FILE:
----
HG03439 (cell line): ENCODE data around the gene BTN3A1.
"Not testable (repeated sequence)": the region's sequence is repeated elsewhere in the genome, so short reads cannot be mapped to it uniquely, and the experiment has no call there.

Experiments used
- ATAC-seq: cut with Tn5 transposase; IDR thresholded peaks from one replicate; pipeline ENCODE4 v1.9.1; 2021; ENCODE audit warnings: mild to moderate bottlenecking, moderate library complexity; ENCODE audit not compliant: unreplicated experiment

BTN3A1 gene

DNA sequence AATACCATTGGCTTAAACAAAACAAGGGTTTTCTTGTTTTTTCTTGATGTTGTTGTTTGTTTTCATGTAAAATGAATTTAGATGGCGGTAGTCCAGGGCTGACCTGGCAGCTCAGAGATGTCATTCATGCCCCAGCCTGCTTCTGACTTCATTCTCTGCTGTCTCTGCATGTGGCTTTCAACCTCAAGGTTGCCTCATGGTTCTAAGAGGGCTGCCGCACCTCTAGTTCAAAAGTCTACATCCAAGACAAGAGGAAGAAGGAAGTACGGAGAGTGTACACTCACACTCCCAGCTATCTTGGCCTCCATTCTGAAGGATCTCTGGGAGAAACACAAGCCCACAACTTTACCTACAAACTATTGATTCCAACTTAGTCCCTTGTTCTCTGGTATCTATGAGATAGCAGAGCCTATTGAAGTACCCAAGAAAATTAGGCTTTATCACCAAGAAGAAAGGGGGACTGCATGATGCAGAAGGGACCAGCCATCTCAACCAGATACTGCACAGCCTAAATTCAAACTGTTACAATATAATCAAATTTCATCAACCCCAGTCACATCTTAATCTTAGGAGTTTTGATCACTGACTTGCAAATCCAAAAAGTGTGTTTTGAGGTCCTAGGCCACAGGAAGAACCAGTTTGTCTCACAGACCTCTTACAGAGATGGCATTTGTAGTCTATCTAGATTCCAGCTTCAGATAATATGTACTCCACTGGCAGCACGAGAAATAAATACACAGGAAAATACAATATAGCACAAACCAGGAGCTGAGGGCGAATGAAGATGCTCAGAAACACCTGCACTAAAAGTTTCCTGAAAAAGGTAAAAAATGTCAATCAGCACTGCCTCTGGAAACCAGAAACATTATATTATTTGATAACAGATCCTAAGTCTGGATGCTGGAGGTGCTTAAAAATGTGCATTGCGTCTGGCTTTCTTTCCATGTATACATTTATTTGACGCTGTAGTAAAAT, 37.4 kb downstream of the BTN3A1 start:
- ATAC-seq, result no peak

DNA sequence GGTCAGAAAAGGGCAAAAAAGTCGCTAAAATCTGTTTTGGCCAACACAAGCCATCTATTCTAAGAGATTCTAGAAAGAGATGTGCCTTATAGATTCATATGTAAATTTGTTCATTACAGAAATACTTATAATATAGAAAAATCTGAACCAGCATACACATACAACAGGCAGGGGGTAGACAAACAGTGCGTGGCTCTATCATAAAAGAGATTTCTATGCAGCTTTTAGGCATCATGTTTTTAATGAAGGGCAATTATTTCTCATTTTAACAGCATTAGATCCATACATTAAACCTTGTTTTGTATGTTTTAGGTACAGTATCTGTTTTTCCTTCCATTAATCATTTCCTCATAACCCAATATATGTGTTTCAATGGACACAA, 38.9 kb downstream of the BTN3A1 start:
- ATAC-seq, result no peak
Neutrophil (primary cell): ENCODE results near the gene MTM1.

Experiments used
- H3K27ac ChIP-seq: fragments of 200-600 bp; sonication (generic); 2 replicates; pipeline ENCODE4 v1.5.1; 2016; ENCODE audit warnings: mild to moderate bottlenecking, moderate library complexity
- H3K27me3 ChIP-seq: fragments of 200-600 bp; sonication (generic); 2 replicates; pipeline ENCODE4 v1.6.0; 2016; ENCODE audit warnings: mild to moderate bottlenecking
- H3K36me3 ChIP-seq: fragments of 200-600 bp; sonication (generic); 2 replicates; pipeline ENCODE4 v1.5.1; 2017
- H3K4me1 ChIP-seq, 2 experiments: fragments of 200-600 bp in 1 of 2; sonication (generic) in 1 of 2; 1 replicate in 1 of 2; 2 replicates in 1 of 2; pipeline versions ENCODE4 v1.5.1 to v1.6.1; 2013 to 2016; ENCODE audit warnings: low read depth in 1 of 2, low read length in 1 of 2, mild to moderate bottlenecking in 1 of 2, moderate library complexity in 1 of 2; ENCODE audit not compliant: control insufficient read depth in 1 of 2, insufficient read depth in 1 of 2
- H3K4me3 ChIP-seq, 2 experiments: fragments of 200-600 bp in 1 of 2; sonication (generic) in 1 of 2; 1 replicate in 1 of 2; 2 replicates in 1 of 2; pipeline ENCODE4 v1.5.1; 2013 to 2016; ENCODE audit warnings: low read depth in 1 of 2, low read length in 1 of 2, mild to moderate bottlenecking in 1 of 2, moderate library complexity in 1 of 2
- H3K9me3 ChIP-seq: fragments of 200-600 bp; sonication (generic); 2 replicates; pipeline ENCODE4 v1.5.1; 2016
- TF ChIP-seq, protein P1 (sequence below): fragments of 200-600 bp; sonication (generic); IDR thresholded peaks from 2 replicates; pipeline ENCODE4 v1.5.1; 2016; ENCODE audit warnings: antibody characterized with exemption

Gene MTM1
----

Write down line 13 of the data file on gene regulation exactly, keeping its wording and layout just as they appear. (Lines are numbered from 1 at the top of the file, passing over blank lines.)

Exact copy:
- H3K27me3 ChIP-seq: fragments of 200-600 bp; sonication (generic); 2 replicates; pipeline ENCODE4 v1.6.0; 2016; ENCODE audit warnings: mild to moderate bottlenecking